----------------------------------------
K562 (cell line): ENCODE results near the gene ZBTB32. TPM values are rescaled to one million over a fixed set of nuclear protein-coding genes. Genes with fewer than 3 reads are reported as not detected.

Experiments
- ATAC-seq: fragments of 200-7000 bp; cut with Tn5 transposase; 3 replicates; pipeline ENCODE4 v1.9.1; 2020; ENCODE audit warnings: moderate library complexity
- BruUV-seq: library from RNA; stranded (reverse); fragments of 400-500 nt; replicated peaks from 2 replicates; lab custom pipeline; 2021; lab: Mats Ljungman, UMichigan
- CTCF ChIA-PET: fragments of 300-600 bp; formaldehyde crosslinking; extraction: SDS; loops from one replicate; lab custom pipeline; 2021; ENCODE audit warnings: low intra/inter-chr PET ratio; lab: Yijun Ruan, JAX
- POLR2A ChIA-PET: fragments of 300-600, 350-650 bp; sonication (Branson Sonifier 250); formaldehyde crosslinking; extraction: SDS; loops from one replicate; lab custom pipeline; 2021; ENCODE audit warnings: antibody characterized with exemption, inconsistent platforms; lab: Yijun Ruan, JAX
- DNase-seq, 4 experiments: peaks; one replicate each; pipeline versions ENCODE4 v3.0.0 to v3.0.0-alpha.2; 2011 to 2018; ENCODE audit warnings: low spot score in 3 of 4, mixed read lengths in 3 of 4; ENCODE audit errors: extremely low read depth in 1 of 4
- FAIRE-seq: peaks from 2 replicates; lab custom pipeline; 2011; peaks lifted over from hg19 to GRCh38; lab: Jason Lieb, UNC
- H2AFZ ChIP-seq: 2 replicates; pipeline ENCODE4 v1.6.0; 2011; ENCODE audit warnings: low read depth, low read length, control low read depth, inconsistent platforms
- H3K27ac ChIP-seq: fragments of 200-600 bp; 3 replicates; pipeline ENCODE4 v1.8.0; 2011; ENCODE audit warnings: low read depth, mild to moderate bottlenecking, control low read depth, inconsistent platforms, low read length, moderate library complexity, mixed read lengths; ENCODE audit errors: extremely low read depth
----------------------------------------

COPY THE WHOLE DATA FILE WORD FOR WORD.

K562 (cell line): ENCODE results near the gene ZBTB32. TPM values are rescaled to one million over a fixed set of nuclear protein-coding genes. Genes with fewer than 3 reads are reported as not detected.

Experiments
- ATAC-seq: fragments of 200-7000 bp; cut with Tn5 transposase; 3 replicates; pipeline ENCODE4 v1.9.1; 2020; ENCODE audit warnings: moderate library complexity
- BruUV-seq: library from RNA; stranded (reverse); fragments of 400-500 nt; replicated peaks from 2 replicates; lab custom pipeline; 2021; lab: Mats Ljungman, UMichigan
- CTCF ChIA-PET: fragments of 300-600 bp; formaldehyde crosslinking; extraction: SDS; loops from one replicate; lab custom pipeline; 2021; ENCODE audit warnings: low intra/inter-chr PET ratio; lab: Yijun Ruan, JAX
- POLR2A ChIA-PET: fragments of 300-600, 350-650 bp; sonication (Branson Sonifier 250); formaldehyde crosslinking; extraction: SDS; loops from one replicate; lab custom pipeline; 2021; ENCODE audit warnings: antibody characterized with exemption, inconsistent platforms; lab: Yijun Ruan, JAX
- DNase-seq, 4 experiments: peaks; one replicate each; pipeline versions ENCODE4 v3.0.0 to v3.0.0-alpha.2; 2011 to 2018; ENCODE audit warnings: low spot score in 3 of 4, mixed read lengths in 3 of 4; ENCODE audit errors: extremely low read depth in 1 of 4
- FAIRE-seq: peaks from 2 replicates; lab custom pipeline; 2011; peaks lifted over from hg19 to GRCh38; lab: Jason Lieb, UNC
- H2AFZ ChIP-seq: 2 replicates; pipeline ENCODE4 v1.6.0; 2011; ENCODE audit warnings: low read depth, low read length, control low read depth, inconsistent platforms
- H3K27ac ChIP-seq: fragments of 200-600 bp; 3 replicates; pipeline ENCODE4 v1.8.0; 2011; ENCODE audit warnings: low read depth, mild to moderate bottlenecking, control low read depth, inconsistent platforms, low read length, moderate library complexity, mixed read lengths; ENCODE audit errors: extremely low read depth